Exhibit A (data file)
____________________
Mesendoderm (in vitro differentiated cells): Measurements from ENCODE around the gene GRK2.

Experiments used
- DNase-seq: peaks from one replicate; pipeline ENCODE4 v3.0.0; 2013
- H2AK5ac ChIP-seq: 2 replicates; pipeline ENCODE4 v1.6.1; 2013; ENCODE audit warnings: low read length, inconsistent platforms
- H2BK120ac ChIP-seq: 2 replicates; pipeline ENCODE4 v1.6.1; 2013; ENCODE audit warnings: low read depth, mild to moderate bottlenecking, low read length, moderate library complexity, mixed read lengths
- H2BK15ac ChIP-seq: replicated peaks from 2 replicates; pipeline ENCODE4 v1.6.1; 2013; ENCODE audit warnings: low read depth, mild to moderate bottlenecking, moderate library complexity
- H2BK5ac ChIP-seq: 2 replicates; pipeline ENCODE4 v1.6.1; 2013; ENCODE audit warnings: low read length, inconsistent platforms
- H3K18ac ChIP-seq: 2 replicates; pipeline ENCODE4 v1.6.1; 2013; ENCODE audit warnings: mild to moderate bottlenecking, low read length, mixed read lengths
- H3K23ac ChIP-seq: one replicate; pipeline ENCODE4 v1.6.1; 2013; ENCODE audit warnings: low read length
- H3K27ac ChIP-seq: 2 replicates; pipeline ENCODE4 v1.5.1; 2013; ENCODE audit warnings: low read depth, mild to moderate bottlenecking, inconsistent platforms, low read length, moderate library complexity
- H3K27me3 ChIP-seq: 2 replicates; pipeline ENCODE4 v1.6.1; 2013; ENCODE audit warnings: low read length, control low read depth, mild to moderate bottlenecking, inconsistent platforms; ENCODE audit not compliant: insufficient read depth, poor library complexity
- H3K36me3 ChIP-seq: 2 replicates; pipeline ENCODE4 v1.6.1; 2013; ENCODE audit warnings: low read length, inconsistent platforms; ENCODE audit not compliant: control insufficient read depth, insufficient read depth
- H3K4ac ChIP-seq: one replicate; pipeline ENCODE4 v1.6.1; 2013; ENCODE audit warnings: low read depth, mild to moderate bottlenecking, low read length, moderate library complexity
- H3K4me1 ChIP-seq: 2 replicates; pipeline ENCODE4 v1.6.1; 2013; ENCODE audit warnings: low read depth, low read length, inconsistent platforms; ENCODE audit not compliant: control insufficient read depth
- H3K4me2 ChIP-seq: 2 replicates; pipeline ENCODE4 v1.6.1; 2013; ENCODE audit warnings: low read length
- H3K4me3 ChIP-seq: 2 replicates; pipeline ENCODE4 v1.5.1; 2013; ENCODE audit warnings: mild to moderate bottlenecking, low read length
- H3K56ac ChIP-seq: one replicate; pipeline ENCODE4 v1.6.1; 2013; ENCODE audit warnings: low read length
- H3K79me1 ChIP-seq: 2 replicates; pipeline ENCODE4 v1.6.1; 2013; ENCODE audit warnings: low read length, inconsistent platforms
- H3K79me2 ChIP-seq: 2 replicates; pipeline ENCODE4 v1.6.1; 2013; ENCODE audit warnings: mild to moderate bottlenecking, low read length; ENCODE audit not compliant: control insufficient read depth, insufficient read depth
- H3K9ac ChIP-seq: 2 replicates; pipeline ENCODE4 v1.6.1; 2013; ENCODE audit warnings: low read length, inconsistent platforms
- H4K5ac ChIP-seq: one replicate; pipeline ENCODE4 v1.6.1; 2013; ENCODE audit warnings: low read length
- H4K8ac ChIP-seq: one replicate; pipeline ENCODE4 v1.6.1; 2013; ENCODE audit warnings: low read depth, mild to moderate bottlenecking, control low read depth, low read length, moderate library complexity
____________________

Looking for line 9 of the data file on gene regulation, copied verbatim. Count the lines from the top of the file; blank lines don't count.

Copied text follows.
- H3K23ac ChIP-seq: one replicate; pipeline ENCODE4 v1.6.1; 2013; ENCODE audit warnings: low read length